Insurance premium payments are, as a rule, subject to 5% stamp duty (Articles 21 and 24 of the Stamp Duty Act of June 27 1973, as amended). Article 22 of the act lists a number of exemptions, including credit insurance, provided that the debtor of the insured claim is domiciled abroad. In its longstanding practice, the Federal Tax Administration has granted the exemption only to the extent that the risk insured is the foreign debtor's insolvency for (purely) economic reasons, and not, for example, the debtor's non-payment due to political reasons. In a leading case the Supreme Court has now put an end to this practice.(1)
A non-Swiss insurer was ordered by the administration to pay 5% stamp duty on credit insurance premiums which it received from Swiss insureds. At issue were six policies covering the del credere risk - that is, the risk that the goods delivered and/or manufactured by the Swiss policy holders were not paid by their contract partners, which in this case were all domiciled abroad. In addition to insuring the general risk of the debtor's insolvency, four of the six policies provided cover for the risk of non-payment due to political reasons, while the other two offered protection for manufacturing costs. Having been denied the exemption by both the administration and the Federal Administrative Court, the insurer lodged an appeal with the Supreme Court.
The court accepted the administration's view, which was not contested by the insurer, that the exemptions referred to in Article 22(l) of the act concerned exclusively property insurance (eg, insurance against fire, theft, water damage) in which the insured property was located outside Switzerland, and that the mentioning of credit insurance started from the premise that the insured property in this type of insurance was – albeit of an intangible nature – the debtor's contractual payment obligation. It also agreed with the administration's view that Article 22(l) does not apply in cases of so-called wealth insurance, in which not one or several individual pieces of property, but the aggregate wealth of an insured is covered.
However, the Supreme Court rejected the reasoning of the administration and the Federal Administrative Court, which arrived at the somewhat peculiar conclusion that the nature of credit insurance as property insurance would somehow change into wealth insurance if coverage were provided for political risks. The court acknowledged that the term 'political risks' is defined as non-payment or non-enforceability of an insured claim due to political circumstances, and made clear that credit insurance covering insolvency on the one hand and credit insurance covering political risks on the other do not differ with regard to the insured object or property, which in both cases is the insured claim. They differ only in the type of risk, which is of no relevance under the provision mentioned. The court then went on to examine the historical background of the exemption, as well as the legislature's intent, and showed that the decision of the lower instances could not be based thereon either. The court held that the exemption of Article 22(l) also applied to credit insurance which covers political risks (exclusively or in addition to insolvency).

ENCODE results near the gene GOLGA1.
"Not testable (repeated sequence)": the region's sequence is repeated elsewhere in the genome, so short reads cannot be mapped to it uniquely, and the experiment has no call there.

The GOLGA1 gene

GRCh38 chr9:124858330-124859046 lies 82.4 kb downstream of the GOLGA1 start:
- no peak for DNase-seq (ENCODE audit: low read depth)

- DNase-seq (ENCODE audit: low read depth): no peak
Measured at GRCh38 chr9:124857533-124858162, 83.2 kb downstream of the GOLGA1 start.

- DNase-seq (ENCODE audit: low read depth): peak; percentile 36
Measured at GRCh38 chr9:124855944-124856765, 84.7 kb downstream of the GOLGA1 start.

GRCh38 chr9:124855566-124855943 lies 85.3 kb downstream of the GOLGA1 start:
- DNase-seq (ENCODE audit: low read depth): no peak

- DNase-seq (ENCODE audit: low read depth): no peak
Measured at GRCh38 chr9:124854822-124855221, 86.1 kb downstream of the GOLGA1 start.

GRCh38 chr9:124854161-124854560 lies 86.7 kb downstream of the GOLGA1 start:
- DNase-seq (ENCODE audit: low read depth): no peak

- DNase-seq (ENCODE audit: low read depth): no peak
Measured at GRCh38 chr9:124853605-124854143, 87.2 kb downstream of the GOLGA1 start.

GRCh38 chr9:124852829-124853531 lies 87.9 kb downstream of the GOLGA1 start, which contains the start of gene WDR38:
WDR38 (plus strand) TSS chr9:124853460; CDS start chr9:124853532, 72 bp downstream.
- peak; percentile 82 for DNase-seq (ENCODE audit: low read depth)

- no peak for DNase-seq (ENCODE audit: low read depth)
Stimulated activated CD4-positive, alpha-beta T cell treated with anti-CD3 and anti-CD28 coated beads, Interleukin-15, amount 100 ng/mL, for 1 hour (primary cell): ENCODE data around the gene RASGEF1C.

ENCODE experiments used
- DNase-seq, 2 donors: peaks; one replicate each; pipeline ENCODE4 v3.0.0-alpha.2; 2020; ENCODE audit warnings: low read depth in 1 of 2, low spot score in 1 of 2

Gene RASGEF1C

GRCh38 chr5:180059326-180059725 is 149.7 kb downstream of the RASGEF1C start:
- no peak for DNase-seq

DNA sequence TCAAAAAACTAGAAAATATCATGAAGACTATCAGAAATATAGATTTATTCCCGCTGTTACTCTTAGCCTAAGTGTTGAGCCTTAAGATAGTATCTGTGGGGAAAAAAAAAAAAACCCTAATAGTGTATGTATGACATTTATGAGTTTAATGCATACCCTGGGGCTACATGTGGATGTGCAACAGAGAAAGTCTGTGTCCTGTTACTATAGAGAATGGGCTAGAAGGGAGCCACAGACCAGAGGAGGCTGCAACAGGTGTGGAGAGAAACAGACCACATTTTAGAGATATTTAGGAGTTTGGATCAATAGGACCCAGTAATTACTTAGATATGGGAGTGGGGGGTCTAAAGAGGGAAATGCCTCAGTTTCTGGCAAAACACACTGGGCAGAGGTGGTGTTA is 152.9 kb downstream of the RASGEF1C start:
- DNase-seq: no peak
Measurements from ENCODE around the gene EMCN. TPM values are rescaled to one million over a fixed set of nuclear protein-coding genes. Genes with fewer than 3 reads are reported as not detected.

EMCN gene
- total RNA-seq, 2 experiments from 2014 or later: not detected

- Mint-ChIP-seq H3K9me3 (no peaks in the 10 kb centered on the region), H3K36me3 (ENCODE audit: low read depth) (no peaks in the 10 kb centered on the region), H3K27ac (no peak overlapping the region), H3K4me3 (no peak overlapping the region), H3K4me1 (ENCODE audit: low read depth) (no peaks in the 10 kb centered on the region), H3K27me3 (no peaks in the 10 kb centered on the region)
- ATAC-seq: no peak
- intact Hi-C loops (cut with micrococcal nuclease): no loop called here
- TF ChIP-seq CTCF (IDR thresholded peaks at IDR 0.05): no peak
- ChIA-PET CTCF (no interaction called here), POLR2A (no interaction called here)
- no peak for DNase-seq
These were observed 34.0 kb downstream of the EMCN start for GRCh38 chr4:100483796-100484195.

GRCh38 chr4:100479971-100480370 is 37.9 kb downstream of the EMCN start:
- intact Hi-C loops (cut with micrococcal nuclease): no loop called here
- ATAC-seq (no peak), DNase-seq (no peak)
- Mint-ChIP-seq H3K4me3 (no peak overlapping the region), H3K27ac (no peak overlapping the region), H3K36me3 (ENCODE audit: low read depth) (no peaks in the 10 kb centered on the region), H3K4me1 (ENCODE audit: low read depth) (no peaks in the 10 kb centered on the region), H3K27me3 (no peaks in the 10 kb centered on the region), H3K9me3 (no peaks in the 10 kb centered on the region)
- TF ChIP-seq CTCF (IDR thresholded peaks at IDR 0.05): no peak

With regard to the two policies that covered manufacturing costs, the administration and the Federal Administrative Court had argued that coverage for these costs (ie, costs that were necessarily incurred by the insured in connection with the production of the promised goods) were not tax exempt because the goods would be located and manufactured in Switzerland and not abroad. The Supreme Court also rejected this reasoning as erroneous and pointed out that it was not the goods that were insured, but the insured's claim or the debtor's payment obligation regarding the insured respectively. This payment obligation is generally located at the debtor's domicile (which was non-Swiss in all six cases).
The decisions of both the administration and the Federal Administrative Court appear to have been motivated in part by fiscal considerations. The Supreme Court dealt with the issues objectively and brought the discussion back to sound legal grounds. The difference between exempt and non-exempt turns on the question of whether that which is insured in a particular case is an individual claim, or whether it is the aggregate wealth (ie, the totality of assets, claims and liabilities) of the policyholder. An exemption is granted only in the former case, but not the latter (and only if the debtor has a non-Swiss domicile). It follows that, based on the same considerations, an exemption should also be available, for example, in the case of contract frustration indemnity and similar policies in which the individual contractual obligation is insured.
For further information on this topic please contact Stefan Knecht at BADERTSCHER Rechtsanwälte AG by telephone (+41 44 266 20 66), fax (+41 1 266 20 70) or email ([email protected]).